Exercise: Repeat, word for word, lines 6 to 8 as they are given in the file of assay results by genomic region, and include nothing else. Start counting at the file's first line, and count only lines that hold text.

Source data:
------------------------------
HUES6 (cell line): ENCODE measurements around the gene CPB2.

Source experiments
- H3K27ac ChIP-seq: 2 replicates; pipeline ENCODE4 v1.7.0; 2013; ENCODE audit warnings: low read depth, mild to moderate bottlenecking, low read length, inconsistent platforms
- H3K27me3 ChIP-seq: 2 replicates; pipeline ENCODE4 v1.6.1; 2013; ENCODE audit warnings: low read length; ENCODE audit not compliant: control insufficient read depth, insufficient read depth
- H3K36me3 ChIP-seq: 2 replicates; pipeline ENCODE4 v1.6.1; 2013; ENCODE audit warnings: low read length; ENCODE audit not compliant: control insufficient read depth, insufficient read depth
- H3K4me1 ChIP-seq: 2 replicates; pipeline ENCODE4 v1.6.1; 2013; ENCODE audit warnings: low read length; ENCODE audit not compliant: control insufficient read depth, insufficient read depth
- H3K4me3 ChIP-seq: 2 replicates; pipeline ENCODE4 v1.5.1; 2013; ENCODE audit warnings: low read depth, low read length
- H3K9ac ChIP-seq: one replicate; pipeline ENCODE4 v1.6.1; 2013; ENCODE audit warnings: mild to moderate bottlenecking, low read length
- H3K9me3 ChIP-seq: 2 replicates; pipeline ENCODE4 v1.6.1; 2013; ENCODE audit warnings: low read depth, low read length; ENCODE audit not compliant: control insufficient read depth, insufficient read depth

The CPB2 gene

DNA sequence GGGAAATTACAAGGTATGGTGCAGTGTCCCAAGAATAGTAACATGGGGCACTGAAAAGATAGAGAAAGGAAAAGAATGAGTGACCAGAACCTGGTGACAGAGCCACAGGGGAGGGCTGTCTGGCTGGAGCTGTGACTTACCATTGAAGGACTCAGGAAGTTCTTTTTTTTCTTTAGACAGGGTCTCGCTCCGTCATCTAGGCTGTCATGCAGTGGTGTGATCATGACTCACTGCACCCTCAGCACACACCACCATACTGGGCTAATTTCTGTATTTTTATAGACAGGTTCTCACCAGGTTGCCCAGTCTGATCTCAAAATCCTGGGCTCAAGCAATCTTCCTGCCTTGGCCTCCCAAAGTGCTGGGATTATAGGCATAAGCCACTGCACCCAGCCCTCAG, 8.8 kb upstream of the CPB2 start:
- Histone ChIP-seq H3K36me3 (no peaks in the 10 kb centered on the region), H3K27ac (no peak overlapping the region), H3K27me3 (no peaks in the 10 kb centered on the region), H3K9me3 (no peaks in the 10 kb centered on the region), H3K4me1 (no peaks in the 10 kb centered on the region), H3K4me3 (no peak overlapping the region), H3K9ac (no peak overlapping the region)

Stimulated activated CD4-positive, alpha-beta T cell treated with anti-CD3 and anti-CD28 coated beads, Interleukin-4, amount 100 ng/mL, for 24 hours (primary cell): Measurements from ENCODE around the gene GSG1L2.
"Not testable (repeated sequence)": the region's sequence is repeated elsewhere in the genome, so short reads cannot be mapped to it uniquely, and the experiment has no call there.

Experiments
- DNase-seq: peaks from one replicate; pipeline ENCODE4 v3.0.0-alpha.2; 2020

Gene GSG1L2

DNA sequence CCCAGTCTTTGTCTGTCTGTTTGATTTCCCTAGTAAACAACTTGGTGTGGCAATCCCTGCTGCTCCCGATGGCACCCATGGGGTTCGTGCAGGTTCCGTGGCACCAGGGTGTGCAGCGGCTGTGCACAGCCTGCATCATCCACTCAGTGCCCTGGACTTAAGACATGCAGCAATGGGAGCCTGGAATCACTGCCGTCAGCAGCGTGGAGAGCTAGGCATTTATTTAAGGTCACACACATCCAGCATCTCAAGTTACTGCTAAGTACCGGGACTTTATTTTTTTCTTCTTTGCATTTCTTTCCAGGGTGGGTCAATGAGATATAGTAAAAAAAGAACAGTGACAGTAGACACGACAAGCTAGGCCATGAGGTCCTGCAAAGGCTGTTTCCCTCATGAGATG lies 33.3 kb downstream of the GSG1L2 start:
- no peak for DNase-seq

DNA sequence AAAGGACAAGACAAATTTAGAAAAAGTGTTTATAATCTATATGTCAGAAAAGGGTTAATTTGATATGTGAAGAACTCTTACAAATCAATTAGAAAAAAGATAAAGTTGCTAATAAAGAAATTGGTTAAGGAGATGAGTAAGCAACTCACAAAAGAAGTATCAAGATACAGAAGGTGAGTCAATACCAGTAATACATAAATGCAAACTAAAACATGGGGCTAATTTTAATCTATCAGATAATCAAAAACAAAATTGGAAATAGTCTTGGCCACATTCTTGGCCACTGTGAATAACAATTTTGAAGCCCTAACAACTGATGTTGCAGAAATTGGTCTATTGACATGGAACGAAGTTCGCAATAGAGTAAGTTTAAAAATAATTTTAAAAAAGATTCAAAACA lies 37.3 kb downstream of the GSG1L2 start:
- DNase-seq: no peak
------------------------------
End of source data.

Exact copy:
- H3K4me1 ChIP-seq: 2 replicates; pipeline ENCODE4 v1.6.1; 2013; ENCODE audit warnings: low read length; ENCODE audit not compliant: control insufficient read depth, insufficient read depth
- H3K4me3 ChIP-seq: 2 replicates; pipeline ENCODE4 v1.5.1; 2013; ENCODE audit warnings: low read depth, low read length
- H3K9ac ChIP-seq: one replicate; pipeline ENCODE4 v1.6.1; 2013; ENCODE audit warnings: mild to moderate bottlenecking, low read length